I knew one thing for certain. I didn’t want to jibe. Listening to all the other helmsmen on all those other boats had cemented two thoughts in my head: first, don’t do anything sudden, and second, jibing was bad. So with the sail out over the starboard side, we had only one choice: we had to turn to port. I pushed the tiller to starboard beginning our gentle turn to port. The boat started the turn, slowed down, then pulled back around to the north. Two things: we didn’t change the trim of the main so the wind was just spilling uselessly off the big sail, and we still had the jib cleated which presented a nice taught wall to push the boat back around every time we tried to turn. Not that we realized that at the time.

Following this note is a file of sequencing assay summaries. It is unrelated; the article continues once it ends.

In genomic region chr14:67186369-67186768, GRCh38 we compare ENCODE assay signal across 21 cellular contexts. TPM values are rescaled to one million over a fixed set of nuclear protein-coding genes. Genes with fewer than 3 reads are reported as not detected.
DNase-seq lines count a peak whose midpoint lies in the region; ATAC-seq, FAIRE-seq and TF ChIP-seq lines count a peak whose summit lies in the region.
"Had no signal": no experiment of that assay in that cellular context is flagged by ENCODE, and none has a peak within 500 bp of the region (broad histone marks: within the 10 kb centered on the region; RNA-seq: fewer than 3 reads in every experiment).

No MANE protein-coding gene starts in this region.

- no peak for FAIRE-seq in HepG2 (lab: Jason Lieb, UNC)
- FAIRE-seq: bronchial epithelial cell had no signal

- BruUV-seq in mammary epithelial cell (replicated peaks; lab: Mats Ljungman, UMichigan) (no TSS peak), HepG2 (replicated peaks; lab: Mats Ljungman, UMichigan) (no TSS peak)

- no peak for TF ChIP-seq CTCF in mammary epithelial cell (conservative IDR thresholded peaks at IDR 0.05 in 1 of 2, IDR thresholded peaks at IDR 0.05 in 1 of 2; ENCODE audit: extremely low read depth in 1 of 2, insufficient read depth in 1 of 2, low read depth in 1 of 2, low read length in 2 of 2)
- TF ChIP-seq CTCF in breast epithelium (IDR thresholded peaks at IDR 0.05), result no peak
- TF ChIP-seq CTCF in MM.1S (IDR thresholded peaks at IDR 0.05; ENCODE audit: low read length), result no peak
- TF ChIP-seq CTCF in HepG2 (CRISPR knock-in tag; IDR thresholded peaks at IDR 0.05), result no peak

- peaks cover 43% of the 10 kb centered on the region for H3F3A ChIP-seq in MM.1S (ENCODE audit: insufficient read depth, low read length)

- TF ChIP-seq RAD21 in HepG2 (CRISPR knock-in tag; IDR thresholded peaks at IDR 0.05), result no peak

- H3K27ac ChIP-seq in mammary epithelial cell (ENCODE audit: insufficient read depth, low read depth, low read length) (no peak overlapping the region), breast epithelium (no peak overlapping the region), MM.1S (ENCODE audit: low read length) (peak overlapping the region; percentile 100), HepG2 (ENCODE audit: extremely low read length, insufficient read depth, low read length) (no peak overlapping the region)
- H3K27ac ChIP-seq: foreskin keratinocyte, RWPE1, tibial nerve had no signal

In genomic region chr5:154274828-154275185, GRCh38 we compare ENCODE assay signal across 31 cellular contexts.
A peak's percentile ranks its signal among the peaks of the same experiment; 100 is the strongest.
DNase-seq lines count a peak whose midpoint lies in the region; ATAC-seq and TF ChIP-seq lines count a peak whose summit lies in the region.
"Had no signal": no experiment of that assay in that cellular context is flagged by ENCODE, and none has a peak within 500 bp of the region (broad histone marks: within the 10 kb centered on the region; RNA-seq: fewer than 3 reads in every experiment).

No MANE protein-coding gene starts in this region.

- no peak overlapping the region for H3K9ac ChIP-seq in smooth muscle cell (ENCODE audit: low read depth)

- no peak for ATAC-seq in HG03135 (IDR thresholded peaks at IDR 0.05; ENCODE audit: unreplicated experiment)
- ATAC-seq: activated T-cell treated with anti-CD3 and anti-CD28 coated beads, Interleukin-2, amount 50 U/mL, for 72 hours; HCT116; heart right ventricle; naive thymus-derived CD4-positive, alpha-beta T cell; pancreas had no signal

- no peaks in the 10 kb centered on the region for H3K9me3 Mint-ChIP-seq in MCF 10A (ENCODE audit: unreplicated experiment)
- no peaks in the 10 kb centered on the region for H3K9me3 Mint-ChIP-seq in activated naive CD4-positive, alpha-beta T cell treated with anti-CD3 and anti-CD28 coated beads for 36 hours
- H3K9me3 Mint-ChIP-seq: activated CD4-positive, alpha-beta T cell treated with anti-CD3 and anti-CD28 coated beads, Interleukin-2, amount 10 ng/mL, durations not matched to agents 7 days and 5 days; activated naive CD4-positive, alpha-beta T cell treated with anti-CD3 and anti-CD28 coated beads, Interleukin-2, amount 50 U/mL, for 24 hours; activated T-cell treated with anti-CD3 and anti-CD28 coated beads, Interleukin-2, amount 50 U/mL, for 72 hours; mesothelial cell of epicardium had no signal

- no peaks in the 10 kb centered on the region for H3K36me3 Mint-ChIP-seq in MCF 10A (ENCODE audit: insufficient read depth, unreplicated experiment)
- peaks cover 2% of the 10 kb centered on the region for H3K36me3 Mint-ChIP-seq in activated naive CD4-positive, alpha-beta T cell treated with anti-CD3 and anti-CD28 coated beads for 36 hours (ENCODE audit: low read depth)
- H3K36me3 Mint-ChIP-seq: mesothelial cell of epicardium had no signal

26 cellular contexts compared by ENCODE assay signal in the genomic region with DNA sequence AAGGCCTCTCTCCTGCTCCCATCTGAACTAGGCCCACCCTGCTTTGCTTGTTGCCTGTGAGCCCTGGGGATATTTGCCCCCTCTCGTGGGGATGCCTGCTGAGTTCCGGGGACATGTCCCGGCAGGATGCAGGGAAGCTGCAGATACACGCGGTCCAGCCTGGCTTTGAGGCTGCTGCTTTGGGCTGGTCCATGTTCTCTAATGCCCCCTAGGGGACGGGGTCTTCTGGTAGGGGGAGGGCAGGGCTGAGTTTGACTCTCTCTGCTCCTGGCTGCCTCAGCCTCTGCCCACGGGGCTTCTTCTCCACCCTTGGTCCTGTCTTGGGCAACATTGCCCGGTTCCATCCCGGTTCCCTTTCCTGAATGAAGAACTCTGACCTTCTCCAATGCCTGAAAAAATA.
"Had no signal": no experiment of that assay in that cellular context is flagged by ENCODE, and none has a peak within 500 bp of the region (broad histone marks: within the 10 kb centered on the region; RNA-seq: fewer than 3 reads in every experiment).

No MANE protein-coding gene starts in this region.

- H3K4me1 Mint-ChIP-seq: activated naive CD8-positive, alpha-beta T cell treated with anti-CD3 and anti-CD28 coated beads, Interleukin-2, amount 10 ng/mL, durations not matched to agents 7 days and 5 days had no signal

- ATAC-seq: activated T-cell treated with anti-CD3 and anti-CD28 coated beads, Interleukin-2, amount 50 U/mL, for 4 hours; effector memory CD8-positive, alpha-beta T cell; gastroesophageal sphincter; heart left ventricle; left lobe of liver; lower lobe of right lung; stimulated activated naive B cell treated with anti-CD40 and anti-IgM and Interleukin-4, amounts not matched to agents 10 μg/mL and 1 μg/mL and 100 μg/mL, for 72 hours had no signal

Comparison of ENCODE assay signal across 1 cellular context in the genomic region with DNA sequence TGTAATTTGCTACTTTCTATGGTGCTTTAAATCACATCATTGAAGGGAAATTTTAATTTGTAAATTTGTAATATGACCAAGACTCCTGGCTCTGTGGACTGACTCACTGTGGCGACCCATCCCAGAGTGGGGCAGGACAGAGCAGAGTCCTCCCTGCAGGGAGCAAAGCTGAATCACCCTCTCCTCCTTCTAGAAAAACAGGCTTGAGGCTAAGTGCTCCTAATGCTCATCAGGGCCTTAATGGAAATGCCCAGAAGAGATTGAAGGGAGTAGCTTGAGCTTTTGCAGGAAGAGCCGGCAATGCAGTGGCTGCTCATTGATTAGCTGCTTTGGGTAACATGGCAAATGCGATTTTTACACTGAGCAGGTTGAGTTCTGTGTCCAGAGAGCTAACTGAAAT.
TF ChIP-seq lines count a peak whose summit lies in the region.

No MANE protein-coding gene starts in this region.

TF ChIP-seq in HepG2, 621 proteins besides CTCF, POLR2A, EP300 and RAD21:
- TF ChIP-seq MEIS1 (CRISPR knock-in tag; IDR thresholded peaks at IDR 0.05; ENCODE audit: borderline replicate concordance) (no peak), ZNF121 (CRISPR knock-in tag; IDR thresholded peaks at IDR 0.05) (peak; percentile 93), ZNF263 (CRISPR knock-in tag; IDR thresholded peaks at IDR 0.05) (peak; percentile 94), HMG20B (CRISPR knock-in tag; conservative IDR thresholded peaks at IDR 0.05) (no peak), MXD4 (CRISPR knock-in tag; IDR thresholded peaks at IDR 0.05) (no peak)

As the northern shore loomed closer we started to worry. Every time we tried to turn around, the boat would stall in the turn, and then auger us back around into a run. It didn’t help that at the northern end, the bowl of the lake caused the wind to swirl around from the west as well. Desperation was starting to set in, but we weren’t willing to consider jibing as an option. If the boat wouldn’t turn with a gentle hand, clearly we needed more force. I told Scott I wanted to try to turn fast this time. He agreed, and I slammed the tiller to starboard.